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I'll still tweak it until I'm happy, but this was the vary 1st Group from my Pedersoli .32 cal. Flintlock

.010 Patch
Hornady Ball
20 Grains (By Volume) FFFg
Home made lube
FFFFG Prime



Pedersoli .32 flintlock's vary 1st Group <------ Click for Video
Sean, That was the first FL I ever fired (It belonged to a friend) and managed to put two shots touching @ 25 yd. The flash from the pan was a mite disconcerting at first though! It's good gun, enjoy it!
 

Col. Batguano

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Here you go. From an old post explaining sight adjustment formula. Though it is explained for rear sight adjustment, for differential purposes front and rear sight movement amounts to pretty much the same thing. The only difference is that the front sight is just going to be that many inches closer to the target, so the movement of it will be a few thousandths less than the rear to achieve the same result. If you're shooting a 3" group at 100 yards the differential between front and rear movement is MORE than taken up in where you choose to call your center of the group.

Practically and hypothetically speaking; if the calculation calls for you to move the rear sight .107" to get a 1" movement, you would have to move the front sight .105"to get the same result. .002" just isn't enough for our purposes (shooting 3" groups) to be a material difference. Now if you were trying to hit a specific spot on the moon with a laser (like a 1 meter square reflective mirror to measure the Earth-to-moon distance as was left by the Apollo missions), then yeah, those adjustment differentials to the right of the decimal point make a big big difference. But you're lobbing lead from a muzzle loader at 100 yards. Not measuring the difference in distance to the moon to the fraction of an inch over 238,555.38492 miles.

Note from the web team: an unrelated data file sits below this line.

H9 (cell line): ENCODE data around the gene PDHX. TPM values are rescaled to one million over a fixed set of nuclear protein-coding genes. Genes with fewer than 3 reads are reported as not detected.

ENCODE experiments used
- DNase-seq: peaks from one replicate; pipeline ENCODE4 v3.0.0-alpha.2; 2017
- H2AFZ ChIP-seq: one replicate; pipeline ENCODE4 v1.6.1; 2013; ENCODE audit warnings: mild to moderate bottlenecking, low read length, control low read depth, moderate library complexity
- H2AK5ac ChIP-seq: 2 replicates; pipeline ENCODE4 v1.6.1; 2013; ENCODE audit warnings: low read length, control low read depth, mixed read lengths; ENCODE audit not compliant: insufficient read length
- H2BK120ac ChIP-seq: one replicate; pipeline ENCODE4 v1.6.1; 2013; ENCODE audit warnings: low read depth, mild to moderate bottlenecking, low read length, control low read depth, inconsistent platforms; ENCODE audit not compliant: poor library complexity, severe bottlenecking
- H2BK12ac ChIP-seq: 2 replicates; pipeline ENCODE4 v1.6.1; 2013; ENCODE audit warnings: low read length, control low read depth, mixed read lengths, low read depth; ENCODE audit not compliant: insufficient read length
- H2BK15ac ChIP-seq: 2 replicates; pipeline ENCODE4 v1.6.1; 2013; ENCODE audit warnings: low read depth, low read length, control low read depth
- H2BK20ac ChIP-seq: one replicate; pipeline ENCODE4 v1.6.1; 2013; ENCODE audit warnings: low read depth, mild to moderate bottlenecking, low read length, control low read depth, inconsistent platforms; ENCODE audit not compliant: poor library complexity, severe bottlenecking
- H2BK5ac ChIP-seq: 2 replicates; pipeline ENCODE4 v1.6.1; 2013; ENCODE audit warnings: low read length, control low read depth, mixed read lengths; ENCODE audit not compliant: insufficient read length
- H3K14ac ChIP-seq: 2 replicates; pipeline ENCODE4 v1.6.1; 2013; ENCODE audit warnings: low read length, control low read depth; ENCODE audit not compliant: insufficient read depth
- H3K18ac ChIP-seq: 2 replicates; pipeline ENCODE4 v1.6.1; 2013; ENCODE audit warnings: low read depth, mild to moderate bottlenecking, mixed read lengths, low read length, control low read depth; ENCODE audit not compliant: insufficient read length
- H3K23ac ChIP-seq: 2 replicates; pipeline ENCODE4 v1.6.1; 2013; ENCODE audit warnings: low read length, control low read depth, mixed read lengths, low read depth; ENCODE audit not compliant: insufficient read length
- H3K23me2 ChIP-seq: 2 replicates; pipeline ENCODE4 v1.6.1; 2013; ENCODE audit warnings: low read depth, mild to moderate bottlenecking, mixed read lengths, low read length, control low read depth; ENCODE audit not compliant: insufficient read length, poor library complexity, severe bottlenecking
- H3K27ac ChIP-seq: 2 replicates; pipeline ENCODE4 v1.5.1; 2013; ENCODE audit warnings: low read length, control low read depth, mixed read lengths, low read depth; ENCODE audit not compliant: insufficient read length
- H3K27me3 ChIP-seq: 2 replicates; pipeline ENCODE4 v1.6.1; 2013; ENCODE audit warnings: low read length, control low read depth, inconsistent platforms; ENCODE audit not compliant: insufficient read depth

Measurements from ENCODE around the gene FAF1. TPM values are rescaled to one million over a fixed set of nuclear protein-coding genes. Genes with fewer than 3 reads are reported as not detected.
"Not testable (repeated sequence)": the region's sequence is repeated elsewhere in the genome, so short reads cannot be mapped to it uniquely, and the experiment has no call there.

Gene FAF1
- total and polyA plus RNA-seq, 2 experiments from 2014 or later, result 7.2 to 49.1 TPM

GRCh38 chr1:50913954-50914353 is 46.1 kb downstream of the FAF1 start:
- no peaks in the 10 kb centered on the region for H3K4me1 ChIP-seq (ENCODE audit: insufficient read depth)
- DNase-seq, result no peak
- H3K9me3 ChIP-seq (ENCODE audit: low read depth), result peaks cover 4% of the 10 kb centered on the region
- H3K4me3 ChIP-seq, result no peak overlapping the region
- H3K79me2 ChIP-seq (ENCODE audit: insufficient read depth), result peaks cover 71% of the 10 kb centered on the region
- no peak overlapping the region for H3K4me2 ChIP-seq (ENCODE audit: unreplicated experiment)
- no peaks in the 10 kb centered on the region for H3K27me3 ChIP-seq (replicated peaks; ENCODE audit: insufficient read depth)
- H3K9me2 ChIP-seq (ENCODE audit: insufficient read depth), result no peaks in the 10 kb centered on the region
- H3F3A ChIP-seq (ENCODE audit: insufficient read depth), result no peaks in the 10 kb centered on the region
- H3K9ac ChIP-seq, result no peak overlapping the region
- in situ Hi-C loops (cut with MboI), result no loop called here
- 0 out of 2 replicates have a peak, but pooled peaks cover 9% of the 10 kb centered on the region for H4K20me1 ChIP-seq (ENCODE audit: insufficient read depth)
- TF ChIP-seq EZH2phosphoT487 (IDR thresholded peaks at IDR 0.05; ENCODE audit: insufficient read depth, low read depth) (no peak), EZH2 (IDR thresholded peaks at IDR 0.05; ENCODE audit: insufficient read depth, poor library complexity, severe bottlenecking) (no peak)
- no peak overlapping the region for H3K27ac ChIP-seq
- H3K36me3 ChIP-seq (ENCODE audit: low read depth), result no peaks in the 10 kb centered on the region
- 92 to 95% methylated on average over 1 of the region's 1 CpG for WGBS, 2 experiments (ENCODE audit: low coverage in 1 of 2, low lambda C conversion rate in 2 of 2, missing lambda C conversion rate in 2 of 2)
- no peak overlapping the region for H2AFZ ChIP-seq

D1 / R1 = D2 / R2
For rear sight adjustments:

D1 is the distance between point of aim and point of impact.
R1 is range from front sight to target.
D2 is the length the rear sight must change by.
R2 is the distance between front and rear sights.
For front sight adjustments:

D1 is the distance between point of aim and point of impact.
R1 is range from rear sight to target.
D2 is the length the front sight must change by.
R2 is the sight radius distance between front and rear sights.
This formula calculates the MAGNITUDE ONLY of the sight height change; refer to the instructions above to find the correct direction for the adjustment (front or rear sight, longer or shorter). Likewise, all distances must be in the same units. That is, if a change in inches to the sight height is desired, and one is shooting on a 100 yard range, then R1 (100 yd) must be converted to inches (100 x 36 = 3600 inches) before using this distance in the equation.

An example: Consider a rifle with a distance between front and rear sights of 26.25 inches, firing on a 50 yard (1800 inches) range, with point of impact 5.3 inches too high on the target, having a front sight blade that is 0.505 inches high mounted in a dovetail. How much must the front sight blade height be changed by to fix this problem? (It will be assumed that the muzzle of the rifle intrudes into the range space for following typical gun range safety protocols, and the rear sight is hence 50 yards from the target.)

D2 = R2(D1/R1) = 26.25(5.3/1800) = 0.077" (magnitude of change to front sight height)
Since the gun is hitting too high, the front sight must be lengthened by this much per the instructions cited previously; hence, the front sight must be replaced with a blade that is 0.505" + 0.077" = 0.582" high. With this correction, the rifle will hit the desired point of impact, all other factors being equal.